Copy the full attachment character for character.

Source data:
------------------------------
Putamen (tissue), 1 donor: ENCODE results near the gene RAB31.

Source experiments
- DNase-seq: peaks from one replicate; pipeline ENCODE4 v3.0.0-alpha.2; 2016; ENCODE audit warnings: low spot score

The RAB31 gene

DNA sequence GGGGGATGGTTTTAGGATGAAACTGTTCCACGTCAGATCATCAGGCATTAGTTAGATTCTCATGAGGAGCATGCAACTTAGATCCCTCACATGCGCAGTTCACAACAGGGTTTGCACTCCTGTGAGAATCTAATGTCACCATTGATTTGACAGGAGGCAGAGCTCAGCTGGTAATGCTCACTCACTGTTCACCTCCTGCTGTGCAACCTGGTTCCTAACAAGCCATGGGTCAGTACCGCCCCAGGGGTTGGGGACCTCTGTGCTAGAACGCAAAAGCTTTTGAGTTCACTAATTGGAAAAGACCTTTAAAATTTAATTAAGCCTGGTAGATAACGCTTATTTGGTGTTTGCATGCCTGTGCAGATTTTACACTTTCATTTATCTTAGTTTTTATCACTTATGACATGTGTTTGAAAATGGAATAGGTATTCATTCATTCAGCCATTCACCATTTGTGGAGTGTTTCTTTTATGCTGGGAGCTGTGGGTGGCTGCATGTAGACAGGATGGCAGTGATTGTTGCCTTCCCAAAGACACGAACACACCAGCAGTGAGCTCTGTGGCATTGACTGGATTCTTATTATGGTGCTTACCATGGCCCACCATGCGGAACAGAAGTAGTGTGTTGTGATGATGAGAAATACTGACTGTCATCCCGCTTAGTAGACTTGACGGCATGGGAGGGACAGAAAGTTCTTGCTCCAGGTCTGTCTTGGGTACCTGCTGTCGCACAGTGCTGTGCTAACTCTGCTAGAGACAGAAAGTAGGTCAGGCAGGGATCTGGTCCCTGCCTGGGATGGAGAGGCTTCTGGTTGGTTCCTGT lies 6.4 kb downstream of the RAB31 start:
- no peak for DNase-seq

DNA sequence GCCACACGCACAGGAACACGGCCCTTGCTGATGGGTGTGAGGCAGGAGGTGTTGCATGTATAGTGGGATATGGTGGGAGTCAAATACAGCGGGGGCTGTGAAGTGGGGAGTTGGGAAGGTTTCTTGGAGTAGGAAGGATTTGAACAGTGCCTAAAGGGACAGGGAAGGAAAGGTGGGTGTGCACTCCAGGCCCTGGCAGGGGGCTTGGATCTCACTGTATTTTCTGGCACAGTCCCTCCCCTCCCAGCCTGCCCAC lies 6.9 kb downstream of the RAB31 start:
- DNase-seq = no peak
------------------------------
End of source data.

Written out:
Putamen (tissue), 1 donor: ENCODE results near the gene RAB31.

Source experiments
- DNase-seq: peaks from one replicate; pipeline ENCODE4 v3.0.0-alpha.2; 2016; ENCODE audit warnings: low spot score

The RAB31 gene

DNA sequence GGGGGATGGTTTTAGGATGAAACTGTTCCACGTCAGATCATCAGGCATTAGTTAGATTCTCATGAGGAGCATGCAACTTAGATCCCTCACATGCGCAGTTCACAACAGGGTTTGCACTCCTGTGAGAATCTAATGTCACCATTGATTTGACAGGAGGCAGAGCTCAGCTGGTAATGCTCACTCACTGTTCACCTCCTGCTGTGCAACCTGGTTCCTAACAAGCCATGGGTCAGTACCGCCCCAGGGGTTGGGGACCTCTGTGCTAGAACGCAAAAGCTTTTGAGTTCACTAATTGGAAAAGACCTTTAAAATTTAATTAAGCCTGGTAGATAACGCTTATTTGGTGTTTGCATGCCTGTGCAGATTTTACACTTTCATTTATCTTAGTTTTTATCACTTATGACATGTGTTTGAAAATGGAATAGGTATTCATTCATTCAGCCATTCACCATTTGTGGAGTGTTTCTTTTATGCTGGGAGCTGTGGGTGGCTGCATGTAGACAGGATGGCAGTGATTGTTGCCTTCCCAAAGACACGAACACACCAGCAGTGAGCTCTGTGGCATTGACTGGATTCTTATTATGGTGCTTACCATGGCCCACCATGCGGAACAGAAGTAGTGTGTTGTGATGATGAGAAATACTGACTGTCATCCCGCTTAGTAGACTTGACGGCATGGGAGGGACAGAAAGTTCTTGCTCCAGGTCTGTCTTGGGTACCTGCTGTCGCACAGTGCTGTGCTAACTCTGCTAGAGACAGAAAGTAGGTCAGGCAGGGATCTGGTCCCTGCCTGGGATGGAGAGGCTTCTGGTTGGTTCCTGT lies 6.4 kb downstream of the RAB31 start:
- no peak for DNase-seq

DNA sequence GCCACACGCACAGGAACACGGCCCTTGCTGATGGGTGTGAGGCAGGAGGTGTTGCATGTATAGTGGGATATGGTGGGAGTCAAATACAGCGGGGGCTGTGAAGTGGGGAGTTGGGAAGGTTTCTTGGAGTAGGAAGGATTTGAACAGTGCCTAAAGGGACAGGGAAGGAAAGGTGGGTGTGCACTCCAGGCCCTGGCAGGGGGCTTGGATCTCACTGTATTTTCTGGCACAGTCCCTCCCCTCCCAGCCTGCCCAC lies 6.9 kb downstream of the RAB31 start:
- DNase-seq = no peak